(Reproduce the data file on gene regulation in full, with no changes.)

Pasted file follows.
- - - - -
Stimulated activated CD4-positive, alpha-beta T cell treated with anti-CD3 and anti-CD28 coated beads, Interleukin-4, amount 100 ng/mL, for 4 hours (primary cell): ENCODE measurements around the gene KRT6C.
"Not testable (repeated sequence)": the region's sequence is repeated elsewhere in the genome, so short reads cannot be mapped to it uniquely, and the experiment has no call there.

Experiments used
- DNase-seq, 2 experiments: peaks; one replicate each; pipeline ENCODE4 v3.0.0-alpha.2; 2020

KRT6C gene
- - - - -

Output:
Stimulated activated CD4-positive, alpha-beta T cell treated with anti-CD3 and anti-CD28 coated beads, Interleukin-4, amount 100 ng/mL, for 4 hours (primary cell): ENCODE measurements around the gene KRT6C.
"Not testable (repeated sequence)": the region's sequence is repeated elsewhere in the genome, so short reads cannot be mapped to it uniquely, and the experiment has no call there.

Experiments used
- DNase-seq, 2 experiments: peaks; one replicate each; pipeline ENCODE4 v3.0.0-alpha.2; 2020

KRT6C gene